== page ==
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Prayer Is Thanks Giving

Bringing a spiritual perspective to world events and daily life.

The Bible records that when David was king of Israel he wrote a psalm that said, "Give thanks unto the Lord, call upon his name, make known his deeds among the people. Sing unto him, sing psalms unto him, talk ye of all his wondrous works. Glory ye in his holy name: let the heart of them rejoice that seek the Lord" (I Chronicles 16:8-10). We can give thanks to God on any day, in any hour!

Gratitude is one of the purest and most effective forms of prayer because it is a recognition of what God has already done for us. The very first chapter in the Bible states that God created all that was made, complete and wholly good (see Genesis, chap. 1). Nothing can be added to what God has done, nor can anything be taken away. This fact is a basis for all gratitude.

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Once a crowd of thousands gathered to hear Jesus Christ speak. They were hungry, and there were only a few fish and a few loaves of bread. The Bible says in Matthew, "He commanded the multitude to sit down on the ground. And he took the seven loaves and the fishes, and gave thanks, and brake them, and gave to his disciples, and the disciples to the multitude. And they did all eat, and were filled" (15:35-37). There must have been many people there who were skeptical that such a scant amount of food could feed so many. Jesus' gratitude showed his recognition that abundant good from God always exists. His spiritual understanding of God also satisfied hearts hungering for more than mere bread.

Again, Jesus broke bread with his disciples at the last supper before he was crucified, encouraging them to follow in his footsteps. The bread he shared was symbolic of his life of service to God and to mankind. Before commanding that all drink from a cup of wine, he gave thanks. One can imagine that Jesus thanked God for the harvest of good he daily bore witness to, and for the workers God had provided so that he could teach them to heal the sick and sorrowing and spread God's word.

Gratitude is both a catalyst and vital ingredient in true healing. In the following healing that happened in my own family, gratitude played an important role.

Our son had been riding a bicycle, holding on to the handlebar while at the same time carrying a bottle in each hand. He fell to the ground, breaking the bottles, and many shards of glass penetrated his arms.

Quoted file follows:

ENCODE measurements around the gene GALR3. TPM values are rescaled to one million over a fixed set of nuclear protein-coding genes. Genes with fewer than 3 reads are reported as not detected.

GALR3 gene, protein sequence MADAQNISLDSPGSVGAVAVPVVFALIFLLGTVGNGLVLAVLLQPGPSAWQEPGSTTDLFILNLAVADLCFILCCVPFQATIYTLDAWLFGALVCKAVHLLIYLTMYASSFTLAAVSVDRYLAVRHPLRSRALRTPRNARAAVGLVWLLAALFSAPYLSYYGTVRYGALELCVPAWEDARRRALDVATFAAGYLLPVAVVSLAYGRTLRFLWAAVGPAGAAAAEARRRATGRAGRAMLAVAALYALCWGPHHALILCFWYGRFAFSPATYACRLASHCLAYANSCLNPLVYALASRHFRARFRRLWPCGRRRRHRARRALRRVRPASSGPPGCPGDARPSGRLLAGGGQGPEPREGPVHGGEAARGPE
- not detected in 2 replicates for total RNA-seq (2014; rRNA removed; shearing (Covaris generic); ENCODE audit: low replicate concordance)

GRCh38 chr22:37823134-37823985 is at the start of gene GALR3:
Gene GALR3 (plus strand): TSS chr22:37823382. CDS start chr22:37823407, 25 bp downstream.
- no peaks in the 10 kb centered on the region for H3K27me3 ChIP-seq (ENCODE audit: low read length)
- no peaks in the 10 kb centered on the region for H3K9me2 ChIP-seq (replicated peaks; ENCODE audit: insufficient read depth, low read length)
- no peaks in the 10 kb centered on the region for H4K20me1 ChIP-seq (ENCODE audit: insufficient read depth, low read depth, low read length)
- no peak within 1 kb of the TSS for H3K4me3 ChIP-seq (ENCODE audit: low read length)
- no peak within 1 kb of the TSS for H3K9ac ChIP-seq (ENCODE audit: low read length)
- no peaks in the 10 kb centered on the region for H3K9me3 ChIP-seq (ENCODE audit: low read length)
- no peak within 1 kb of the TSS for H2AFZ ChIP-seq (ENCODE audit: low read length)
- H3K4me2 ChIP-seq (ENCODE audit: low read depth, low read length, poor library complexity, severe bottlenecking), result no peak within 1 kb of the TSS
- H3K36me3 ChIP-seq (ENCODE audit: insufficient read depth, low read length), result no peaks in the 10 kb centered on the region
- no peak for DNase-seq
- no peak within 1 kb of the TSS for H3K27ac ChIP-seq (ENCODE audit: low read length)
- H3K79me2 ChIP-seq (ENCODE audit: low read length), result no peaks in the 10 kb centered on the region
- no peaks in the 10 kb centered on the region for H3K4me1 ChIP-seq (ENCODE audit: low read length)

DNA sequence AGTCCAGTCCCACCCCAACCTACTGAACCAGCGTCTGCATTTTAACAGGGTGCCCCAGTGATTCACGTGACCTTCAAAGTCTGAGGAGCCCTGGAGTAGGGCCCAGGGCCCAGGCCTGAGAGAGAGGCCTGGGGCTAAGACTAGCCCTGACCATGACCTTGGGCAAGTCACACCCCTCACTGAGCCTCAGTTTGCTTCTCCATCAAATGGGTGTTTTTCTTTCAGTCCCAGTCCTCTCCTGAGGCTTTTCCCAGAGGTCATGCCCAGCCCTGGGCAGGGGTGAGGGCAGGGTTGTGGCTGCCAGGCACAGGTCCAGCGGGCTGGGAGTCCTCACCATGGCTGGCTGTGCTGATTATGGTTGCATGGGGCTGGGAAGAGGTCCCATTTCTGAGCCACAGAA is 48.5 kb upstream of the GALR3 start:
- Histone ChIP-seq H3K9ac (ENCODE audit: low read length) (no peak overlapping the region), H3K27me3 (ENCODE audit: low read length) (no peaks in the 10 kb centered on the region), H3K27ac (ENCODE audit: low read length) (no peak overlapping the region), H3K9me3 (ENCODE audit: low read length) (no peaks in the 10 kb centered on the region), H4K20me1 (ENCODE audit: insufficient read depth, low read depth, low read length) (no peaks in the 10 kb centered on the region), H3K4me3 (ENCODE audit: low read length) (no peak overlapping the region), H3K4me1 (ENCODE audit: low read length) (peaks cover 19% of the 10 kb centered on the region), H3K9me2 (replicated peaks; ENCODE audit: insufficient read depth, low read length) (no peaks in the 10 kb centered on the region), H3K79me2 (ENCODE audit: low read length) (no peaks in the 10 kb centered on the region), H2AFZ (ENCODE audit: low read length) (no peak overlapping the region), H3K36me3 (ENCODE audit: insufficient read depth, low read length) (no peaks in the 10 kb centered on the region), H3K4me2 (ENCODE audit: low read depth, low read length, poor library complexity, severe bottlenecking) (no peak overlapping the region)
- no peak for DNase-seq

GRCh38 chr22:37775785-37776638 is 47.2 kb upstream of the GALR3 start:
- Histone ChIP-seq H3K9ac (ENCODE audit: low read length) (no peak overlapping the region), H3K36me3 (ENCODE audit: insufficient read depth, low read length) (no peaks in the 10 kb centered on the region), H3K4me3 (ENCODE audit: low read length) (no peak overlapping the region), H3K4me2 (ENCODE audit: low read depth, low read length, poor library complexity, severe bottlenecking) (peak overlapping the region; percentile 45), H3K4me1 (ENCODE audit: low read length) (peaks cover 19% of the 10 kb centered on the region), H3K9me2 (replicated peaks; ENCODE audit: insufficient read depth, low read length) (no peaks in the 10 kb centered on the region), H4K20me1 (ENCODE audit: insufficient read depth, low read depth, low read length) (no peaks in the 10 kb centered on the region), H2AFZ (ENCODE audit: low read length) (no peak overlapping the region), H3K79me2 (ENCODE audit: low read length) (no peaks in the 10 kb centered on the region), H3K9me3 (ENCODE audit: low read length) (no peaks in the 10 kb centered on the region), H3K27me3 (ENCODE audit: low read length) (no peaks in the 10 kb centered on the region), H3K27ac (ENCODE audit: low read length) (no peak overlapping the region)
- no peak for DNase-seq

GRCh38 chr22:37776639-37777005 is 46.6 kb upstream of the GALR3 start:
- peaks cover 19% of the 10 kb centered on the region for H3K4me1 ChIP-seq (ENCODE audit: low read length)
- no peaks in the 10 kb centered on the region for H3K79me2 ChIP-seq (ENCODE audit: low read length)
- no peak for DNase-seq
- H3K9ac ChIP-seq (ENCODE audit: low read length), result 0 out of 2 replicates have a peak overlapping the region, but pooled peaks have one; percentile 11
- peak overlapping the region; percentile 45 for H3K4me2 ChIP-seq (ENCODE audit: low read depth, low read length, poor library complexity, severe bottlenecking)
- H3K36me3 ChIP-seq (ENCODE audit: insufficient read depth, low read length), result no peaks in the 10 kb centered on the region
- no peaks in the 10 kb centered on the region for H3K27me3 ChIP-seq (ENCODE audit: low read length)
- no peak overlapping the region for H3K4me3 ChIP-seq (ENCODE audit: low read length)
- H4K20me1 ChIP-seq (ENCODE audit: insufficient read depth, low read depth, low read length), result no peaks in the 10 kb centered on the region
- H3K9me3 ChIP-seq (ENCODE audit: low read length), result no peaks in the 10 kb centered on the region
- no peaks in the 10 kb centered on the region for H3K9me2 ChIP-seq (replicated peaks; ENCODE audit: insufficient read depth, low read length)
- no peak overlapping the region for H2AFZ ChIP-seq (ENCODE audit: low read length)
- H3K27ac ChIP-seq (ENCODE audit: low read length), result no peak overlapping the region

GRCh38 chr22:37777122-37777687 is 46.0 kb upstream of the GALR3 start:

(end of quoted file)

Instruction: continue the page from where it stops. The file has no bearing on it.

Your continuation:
While I helped him into our car, I reminded him that he had never fallen away from God's care or from his spiritual nature as the child of God. From what he'd been taught growing up in our Christian Scientist household, he understood these facts. I drove him to where he could receive the services of a Christian Science nurse, who gently cleansed the wounds of the glass that had come to the surface and then bandaged the wounds. But it was evident that one piece of glass lay completely below the surface.

While driving our son to see the nurse the next day, I thanked God for always taking care of His children, including this boy. I recognized God as the real Father and Mother of all. I praised God for keeping the boy pure and free from adulteration of any sort. I knew that the real healing needed at this time was for us to draw closer to God. When she changed the bandages, the nurse found that the piece of glass had been expelled from the arm. We recognized the healing action that had taken place during my few moments of gratitude to God; before we had left home, a small lump on his arm had shown the glass still completely below the surface.

There is a precious feeling of joy that accompanies thanks giving. In a chapter titled "Glossary," found in Science and Health with Key to the Scriptures by Mary Baker Eddy, who discovered Christian Science, gratitude is listed as one description of the term tithe, which means the gift of a tenth part of one's income (p. 595). Gratitude often liberates us from feeling limitation in our lives. The giving of sincere gratitude doesn't cost a cent, but it does enable us to recognize more easily that God loves each one of us. This heals and is cause for great joy.

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You can find other articles that discuss prayer in a weekly magazine, the Christian Science Sentinel.

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